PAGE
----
Hobson May Collection is mother and daughter team, Carole and Rachel, who share a passion for unusual and decorative antiques. The pair says they take inspiration from the classic English country house, the old school style of gentlemen’s clubs and the glamour of French chateaux. Carole and Rachel work with designers and private clients across the UK and Europe.
What areas/items are currently selling well?
Decorative pieces continue to sell well, however we are seeing increased interest in more traditional furniture.
What do you think are the current “good investment” items – ones to watch?
Good traditional oak pieces. There is often a simple natural line to these items that allow them to work well in any interior.
What antiques do you have at home?
An Art Deco chinoiserie bedroom suite, a 17th Century oak coffer and Chinese shipwreck ceramics, to name but a few. All the items we have at home have been chosen because we love them, therefore, the mix is very eclectic.
What do you think will be the antiques of the future?
Good quality, well-crafted items that have been produced in limited numbers. Contemporary art and sculpture, often graduate end of year shows can highlight a future star.
How is the industry changing and what will it look like in the future?
The industry has changed dramatically in recent years. The internet has had a big impact, changing the way antiques are bought and sold. Business has become more global. Customers are increasingly confident about buying online and we see online business going from strength to strength. However, the opportunity to view antiques in a traditional shop or at a quality fair will always be valuable.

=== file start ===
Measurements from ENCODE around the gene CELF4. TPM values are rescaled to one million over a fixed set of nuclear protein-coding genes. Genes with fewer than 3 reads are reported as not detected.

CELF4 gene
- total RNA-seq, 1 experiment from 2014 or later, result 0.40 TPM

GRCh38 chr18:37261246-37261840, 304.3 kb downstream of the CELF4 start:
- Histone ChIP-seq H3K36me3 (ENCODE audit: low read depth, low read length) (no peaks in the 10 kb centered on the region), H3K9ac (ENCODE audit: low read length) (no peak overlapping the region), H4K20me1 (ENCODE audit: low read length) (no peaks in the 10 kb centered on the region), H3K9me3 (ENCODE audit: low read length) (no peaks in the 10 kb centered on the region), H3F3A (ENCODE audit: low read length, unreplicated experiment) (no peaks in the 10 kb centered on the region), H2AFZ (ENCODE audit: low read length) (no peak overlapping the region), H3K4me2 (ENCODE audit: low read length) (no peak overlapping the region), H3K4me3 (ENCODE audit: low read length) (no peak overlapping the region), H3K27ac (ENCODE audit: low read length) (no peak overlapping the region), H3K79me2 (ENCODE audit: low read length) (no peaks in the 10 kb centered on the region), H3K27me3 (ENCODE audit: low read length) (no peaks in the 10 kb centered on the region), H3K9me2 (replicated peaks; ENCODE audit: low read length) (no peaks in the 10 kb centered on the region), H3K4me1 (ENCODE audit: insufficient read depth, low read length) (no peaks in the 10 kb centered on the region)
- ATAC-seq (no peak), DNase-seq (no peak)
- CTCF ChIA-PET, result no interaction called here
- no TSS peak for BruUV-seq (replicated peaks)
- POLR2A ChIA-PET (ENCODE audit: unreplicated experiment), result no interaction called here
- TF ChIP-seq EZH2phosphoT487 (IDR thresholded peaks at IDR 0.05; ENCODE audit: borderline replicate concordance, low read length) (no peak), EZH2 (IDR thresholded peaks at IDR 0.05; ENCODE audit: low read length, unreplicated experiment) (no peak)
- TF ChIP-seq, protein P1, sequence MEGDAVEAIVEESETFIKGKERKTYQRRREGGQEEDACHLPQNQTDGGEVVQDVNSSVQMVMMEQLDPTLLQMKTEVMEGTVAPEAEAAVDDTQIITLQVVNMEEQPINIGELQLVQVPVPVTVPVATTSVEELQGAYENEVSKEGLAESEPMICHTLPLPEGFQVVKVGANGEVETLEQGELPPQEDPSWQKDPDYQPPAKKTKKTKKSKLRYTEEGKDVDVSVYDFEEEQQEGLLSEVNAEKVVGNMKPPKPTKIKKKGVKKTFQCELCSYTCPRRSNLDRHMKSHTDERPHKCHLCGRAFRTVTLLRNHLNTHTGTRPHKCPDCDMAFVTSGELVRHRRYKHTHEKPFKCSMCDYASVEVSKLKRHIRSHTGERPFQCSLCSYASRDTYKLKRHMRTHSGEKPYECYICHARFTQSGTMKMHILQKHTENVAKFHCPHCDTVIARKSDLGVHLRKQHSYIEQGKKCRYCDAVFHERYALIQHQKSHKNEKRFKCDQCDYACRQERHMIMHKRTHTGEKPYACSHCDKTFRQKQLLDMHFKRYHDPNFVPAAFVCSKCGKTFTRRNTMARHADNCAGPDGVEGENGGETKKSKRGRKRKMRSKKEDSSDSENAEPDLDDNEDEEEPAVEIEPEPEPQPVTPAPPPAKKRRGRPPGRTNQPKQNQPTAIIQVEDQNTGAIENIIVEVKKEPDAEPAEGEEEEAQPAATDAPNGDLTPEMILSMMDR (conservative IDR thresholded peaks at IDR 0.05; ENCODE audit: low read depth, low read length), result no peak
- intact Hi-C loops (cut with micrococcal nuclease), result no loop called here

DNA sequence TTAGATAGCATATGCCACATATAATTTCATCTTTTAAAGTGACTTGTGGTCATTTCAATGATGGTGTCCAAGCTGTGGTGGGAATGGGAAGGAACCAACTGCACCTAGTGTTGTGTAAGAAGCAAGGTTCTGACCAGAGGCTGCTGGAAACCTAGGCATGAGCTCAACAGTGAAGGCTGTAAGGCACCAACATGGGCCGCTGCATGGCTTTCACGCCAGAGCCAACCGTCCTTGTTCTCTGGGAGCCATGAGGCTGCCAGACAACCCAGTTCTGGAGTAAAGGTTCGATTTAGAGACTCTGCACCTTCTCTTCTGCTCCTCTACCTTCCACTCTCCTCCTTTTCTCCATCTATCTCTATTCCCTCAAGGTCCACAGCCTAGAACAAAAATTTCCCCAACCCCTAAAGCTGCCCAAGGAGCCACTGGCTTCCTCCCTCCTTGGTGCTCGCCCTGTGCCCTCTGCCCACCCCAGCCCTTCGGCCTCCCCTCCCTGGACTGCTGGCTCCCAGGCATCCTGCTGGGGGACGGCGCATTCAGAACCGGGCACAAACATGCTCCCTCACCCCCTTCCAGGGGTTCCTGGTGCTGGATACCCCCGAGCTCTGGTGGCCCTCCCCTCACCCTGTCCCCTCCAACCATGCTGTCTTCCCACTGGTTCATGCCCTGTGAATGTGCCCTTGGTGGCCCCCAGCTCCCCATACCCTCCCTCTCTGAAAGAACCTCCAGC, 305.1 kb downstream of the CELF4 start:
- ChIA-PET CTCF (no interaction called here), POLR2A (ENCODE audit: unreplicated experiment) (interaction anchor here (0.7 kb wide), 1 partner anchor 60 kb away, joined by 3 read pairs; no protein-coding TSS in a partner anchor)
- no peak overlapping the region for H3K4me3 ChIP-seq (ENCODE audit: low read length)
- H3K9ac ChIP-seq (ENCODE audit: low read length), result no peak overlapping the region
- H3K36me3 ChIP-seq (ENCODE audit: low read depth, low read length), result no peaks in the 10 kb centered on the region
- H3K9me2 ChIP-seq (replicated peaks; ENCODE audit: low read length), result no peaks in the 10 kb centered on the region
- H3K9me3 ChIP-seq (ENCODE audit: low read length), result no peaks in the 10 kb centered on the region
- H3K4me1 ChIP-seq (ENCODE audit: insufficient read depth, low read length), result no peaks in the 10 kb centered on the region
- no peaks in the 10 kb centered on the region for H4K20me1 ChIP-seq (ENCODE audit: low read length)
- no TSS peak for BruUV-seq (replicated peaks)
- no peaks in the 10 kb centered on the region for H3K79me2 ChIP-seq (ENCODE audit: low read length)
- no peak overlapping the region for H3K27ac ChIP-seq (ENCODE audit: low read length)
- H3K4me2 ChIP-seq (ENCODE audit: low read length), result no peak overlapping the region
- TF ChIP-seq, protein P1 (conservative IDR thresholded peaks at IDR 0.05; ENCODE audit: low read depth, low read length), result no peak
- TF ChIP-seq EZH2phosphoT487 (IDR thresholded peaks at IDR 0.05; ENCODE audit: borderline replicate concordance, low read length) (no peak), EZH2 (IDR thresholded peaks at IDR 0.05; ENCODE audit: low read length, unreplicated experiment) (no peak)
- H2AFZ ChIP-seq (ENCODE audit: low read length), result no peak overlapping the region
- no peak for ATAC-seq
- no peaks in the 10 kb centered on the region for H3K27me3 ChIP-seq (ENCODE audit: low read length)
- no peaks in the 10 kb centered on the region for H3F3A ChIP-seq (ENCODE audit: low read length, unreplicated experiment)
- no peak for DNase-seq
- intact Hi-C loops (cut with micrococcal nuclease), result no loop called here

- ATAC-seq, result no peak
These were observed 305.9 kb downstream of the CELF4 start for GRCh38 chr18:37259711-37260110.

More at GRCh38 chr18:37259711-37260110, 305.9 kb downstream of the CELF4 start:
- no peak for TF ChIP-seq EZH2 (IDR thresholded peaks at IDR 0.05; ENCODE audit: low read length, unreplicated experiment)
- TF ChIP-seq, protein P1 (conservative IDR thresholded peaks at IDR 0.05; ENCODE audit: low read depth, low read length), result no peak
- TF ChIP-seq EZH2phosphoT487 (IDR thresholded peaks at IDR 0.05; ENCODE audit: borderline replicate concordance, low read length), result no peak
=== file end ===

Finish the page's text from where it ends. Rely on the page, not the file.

Tell us some trade secrets – what are your top tips for buying antiques?
Regard the space the piece is to be placed in and buy quality – the best you can afford.
What antiques/artworks would you buy if money were no object?
We are always drawn to oriental pieces and would probably choose an exquisite Chinese ceramic vase or a fabulous Chippendale chinoiserie mirror – preferably both!
You’re down to your last 50 quid – what antiques/art would you buy?
A good single country chair. These are often ignored in the sale room and can be picked up very cheaply. Over time you may be able to build up a set!
Where are your favourite antique hunting destinations?
We don’t have a favourite, we are constantly looking wherever we might be.
What are some of the biggest mistakes that buyers make?
The things you didn’t buy and wish you had.
How does the industry encourage young buyers?
The industry needs to do more to encourage young buyers. We would say: don’t be afraid to go for what you like, feel free to indulge your own taste, remember you’re buying for yourself. The only
rule is buy quality, whatever the discipline. There are still items available that are undervalued and affordable.